“I Have No Idea What To Do Now”: South Korean & Japanese Firms Screwed By Shortage Of Chinese Migrant Workers

Since COVID-19 went global just over two weeks ago, we’ve spent a lot of time discussing how China’s economic shutdown is going to impact the global economy. But by focusing on giant companies like GM and Foxconn, we’ve maybe overlooked some of the little people.

People like the millions of Chinese migrant workers who occupy unskilled and skilled jobs in South Korea and Japan. Many companies in agriculture and construction employ young Chinese ‘technical interns’ to compensate for serious labor shortages. These workers effectively form the base of a transnational supply chain. And without workers, the agricultural sector could be in a serious bind as the spring and summer approach.

In a story published Friday, the Nikkei Asian Review offers a glimpse into the world of migrant workers in Japan and South Korea (the paper essentially caters to English speakers in East Asia outside mainland China).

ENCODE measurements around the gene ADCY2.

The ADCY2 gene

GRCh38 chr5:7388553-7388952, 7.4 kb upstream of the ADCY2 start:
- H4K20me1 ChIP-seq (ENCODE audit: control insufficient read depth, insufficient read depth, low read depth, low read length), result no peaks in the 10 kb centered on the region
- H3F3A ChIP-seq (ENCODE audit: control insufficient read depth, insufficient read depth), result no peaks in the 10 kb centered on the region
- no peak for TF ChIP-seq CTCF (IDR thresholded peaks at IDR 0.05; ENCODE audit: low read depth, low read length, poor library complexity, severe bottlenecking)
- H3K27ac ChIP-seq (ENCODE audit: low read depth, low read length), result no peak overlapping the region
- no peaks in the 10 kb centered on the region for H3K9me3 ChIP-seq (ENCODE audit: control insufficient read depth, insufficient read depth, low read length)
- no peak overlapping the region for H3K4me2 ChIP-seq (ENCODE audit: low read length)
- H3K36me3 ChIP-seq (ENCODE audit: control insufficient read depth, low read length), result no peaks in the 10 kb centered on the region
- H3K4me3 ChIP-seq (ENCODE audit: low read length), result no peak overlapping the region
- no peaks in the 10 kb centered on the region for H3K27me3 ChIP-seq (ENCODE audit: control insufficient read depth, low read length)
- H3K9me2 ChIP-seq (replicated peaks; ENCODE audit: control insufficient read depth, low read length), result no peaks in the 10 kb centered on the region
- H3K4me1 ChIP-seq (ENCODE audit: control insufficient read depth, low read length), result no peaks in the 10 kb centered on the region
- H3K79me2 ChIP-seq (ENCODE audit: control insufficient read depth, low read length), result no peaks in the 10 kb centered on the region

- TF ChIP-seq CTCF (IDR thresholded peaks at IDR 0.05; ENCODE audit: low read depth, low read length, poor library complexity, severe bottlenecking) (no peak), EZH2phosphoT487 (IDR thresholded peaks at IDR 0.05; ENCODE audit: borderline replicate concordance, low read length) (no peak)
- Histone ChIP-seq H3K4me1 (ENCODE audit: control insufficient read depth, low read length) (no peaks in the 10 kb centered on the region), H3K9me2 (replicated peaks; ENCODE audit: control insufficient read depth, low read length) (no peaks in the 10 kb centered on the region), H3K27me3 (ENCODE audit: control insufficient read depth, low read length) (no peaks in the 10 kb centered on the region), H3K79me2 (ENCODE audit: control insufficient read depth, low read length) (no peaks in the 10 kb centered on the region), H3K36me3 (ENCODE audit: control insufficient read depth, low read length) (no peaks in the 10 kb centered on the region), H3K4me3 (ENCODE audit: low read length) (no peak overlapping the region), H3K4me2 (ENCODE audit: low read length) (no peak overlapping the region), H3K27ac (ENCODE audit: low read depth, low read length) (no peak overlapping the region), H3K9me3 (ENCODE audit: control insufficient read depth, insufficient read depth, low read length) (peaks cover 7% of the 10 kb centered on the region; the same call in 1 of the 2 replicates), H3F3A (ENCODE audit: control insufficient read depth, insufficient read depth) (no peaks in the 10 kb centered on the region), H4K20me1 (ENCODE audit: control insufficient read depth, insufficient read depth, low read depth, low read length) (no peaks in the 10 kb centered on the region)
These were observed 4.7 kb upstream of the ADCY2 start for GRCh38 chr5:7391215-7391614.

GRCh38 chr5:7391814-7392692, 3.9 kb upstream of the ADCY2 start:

As Nikkei reminds us, South Korea’s economy has experienced a serious backlash from the global resurgence of protectionism and mercantilist trade policies. These changes have disrupted trade and global supply chains across Asia, creating winners and losers (Vietnam has often been cited as a beneficiary of President Trump’s antagonism of Beijing), and South Korea is an example of a fast-growing economy that has been upended. Some economists have gone so far as to argue that it could be the ‘canary in the coal mine’ for the global economy if trade continues to decline.

That being said, the situation is often

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